My family is from the Kickapoo River Valley, a beautiful part of the Driftless Area in Southwest Wisconsin, and for my 49th birthday, I went on a long bike ride through the hills and valleys of this amazing region! Trout Creek Starting in Soldiers Grove, I headed north on Highway 61 to Trout Creek Road. This five mile road climbs gradually to Sugar Grove, and I felt a strong sense of nostalgia as I passed by the Schoville homestead where my great-great-grandparents settled on a 40 acre land grant following the Civil War.
In stereotypical Wisconsin fashion, our family vacation this summer was a trip to Door County, sharing a house on the tip of the Door Peninsula with some amazing friends. We took the ferry to Washington Island, swam and snorkeled in Death’s Door, and shopped in Sister Bay. A favorite was the Dark Sky Park at Newport State Park, staring up in awe at the Milky Way, shooting stars, and satellites traversing overhead.
This was my third year of participating in the Horribly Hilly Hundreds, a long, very hilly ride in the driftless area west of Madison. The fide begins in the villiage of Blue Mounds and ends in Blue Mound State Park and is a fund raiser for the park. In order to get ready for this ride, I started riding in March; Saturdays with Bombay Bicycle Club and weekdays on my own.
For spring break this year, we decided to take a trip to Sevier County, Tennessee, home to Gatlinburg, Pigeon Forge, and innumerable tourist traps like Dollywood and the Titanic Museum1. While these things hold little interest for me, I was very interested in the Smoky Mountains, because I wanted to go climb a mountain pass like the riders in the Tour de France. So, I packed up one of my bikes, a modernized 1975 Schwinn Le Tour.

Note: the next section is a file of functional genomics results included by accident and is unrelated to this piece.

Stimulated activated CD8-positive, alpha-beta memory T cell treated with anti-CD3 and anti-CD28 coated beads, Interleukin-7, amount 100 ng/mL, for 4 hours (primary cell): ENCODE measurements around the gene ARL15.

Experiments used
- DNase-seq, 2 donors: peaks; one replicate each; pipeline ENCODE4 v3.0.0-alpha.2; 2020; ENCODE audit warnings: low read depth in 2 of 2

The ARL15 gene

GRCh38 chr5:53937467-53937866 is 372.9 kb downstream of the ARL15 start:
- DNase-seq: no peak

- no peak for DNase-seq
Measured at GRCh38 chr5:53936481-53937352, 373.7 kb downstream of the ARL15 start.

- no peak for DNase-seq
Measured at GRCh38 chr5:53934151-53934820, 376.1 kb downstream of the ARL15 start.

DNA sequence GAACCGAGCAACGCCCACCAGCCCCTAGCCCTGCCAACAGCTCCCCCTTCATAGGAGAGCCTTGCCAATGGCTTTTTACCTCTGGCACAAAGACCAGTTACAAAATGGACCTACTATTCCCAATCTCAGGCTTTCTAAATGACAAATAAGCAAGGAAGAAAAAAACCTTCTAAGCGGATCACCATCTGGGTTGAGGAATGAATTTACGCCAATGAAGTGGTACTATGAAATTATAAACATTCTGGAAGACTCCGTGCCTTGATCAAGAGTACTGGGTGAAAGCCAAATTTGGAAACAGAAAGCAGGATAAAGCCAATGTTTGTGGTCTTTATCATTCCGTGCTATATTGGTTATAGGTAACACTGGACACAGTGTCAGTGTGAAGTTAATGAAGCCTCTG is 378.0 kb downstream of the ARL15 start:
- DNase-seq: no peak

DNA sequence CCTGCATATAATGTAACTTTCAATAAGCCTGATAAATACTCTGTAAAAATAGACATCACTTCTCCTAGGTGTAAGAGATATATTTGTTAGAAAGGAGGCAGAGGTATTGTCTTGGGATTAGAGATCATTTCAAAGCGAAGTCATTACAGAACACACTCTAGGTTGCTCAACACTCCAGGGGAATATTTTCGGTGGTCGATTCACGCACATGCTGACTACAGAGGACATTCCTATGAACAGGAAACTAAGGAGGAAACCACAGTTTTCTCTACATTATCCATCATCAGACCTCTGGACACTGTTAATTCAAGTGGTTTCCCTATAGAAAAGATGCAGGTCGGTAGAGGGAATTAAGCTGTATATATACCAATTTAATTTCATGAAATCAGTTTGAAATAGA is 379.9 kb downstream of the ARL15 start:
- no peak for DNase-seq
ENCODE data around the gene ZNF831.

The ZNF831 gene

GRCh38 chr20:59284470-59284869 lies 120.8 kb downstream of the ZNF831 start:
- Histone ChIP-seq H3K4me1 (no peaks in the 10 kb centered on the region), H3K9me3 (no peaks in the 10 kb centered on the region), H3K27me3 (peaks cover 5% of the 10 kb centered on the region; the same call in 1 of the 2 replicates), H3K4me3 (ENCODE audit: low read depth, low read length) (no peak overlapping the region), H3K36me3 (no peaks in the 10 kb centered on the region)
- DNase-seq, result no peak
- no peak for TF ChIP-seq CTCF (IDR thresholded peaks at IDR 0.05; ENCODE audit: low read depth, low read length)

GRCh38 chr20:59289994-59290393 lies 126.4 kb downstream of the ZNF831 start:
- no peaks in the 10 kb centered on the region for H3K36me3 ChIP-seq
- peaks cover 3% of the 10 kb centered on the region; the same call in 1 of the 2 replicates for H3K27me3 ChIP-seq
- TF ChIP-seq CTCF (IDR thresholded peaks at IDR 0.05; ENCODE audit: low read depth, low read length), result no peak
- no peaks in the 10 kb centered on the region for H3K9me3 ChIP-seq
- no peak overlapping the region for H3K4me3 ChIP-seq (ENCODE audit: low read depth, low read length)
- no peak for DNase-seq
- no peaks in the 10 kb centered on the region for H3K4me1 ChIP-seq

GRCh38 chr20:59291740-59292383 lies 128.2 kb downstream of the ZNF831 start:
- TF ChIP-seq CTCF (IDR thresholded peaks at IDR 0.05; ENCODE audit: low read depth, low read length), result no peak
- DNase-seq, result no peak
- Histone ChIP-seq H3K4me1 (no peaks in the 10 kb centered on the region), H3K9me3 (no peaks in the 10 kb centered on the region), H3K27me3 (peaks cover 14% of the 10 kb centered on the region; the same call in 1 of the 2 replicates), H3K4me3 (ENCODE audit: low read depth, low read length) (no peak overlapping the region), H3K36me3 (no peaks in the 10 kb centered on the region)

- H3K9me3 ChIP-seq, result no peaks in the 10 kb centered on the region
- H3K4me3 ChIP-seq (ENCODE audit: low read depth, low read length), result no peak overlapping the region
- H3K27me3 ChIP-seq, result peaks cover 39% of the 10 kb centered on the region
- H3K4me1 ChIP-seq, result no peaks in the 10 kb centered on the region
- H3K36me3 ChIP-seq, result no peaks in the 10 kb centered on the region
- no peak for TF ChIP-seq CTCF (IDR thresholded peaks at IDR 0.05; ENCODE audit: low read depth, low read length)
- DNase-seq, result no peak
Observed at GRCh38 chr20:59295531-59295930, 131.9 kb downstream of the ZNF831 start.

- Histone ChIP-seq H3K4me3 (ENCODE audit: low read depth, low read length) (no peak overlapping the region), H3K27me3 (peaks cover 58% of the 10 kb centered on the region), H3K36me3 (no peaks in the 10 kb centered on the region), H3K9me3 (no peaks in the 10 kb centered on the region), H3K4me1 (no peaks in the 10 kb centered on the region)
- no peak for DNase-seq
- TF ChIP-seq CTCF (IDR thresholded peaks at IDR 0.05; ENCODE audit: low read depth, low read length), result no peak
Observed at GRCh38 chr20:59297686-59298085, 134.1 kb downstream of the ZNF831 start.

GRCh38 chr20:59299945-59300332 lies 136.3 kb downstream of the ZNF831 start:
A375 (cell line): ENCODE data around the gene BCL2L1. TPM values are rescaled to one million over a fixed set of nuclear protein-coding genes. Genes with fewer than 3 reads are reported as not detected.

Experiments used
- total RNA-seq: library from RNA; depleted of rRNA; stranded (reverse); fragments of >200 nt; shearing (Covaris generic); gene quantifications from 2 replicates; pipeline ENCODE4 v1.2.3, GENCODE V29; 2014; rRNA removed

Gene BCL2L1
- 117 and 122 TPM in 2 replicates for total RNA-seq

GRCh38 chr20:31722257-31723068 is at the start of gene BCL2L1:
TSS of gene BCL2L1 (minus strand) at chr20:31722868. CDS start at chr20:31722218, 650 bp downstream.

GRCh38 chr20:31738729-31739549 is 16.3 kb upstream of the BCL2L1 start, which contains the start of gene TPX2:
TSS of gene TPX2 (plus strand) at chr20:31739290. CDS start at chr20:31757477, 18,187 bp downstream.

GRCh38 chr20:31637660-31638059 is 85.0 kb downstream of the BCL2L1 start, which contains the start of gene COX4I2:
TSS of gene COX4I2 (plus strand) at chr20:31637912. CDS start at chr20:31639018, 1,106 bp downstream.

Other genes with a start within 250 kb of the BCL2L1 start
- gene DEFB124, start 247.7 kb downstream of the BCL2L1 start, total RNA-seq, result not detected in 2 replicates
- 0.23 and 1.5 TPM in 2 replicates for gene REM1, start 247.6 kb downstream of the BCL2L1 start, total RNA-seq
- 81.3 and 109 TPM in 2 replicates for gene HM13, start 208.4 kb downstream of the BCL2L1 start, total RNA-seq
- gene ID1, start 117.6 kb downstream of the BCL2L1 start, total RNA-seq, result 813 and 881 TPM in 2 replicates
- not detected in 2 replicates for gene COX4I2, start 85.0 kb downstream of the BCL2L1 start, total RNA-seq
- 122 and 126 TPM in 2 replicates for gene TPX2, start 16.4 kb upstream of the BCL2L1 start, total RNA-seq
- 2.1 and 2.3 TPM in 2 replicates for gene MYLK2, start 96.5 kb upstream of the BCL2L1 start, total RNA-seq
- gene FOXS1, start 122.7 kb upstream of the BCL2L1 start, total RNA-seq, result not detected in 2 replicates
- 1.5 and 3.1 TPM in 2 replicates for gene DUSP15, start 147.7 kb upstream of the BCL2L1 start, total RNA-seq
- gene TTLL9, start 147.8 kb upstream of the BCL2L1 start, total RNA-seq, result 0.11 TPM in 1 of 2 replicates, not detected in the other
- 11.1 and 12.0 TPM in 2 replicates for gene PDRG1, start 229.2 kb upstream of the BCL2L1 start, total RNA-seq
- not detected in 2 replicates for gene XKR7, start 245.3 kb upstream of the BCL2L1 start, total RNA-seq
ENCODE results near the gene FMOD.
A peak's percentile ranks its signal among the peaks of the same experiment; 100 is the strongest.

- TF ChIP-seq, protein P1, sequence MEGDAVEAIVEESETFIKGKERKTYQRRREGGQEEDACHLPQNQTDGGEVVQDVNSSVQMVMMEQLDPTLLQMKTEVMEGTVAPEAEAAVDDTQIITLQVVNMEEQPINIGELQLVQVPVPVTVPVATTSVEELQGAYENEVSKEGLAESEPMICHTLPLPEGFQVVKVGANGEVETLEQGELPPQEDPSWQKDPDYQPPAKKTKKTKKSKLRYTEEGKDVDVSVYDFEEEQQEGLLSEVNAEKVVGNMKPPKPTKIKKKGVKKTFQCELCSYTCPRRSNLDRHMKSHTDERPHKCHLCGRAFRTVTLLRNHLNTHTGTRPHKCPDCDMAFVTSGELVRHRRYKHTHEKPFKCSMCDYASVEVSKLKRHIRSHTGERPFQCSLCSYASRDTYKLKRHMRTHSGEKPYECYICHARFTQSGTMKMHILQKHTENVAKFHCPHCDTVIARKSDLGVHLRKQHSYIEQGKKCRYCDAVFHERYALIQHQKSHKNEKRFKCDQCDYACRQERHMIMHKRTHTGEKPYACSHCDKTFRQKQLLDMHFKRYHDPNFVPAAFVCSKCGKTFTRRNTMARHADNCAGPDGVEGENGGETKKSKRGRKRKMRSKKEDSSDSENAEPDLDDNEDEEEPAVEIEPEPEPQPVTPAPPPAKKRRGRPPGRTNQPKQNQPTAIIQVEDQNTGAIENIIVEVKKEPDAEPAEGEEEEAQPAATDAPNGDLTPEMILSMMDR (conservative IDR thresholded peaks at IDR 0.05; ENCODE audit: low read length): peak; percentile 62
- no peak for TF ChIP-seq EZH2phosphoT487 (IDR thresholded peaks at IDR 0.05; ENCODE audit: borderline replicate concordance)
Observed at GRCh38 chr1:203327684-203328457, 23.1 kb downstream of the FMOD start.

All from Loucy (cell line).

Dog-eared Homer I’ve been interested in Ancient Greece for much of my life. When I was in elementary school, I spent one Thanksgiving vacation copying dictionary entries of the Ancient Greek gods to a spiral bound notebook. I first read Homer in high school, the Odyssey translated by Robert Fitzgerald, which I still have. As an ancient history major1 in college, I read a lot more including many classical works like Xenophon’s Anabasis and Plutarch’s Lives.
A Survey of Scovilles Those interested in Scoville genealogy should begin by reading A Survey of the Scovils or Scovills in England and America: Seven Hundred Years of History and Genealogy by Homer Worthington Brainard. Luckily this book is available online in more than one location, and it is no longer necessary to buy an expensive copy of this book! Origin The only conclusive answer to the question, “Where does the name Scoville come from?
While traveling from Strasbourg to Paris in September of 2002, my wife and I decided to take a Schoville shortcut to Escoville, theorized source of the name Scoville. After seven hours on the expensive tollways of France, we exited near Troarn and saw the first signs for Escoville. It sent a chill down my spine, a feeling that was repeated as we came over the hill and saw our first glimpse of the village.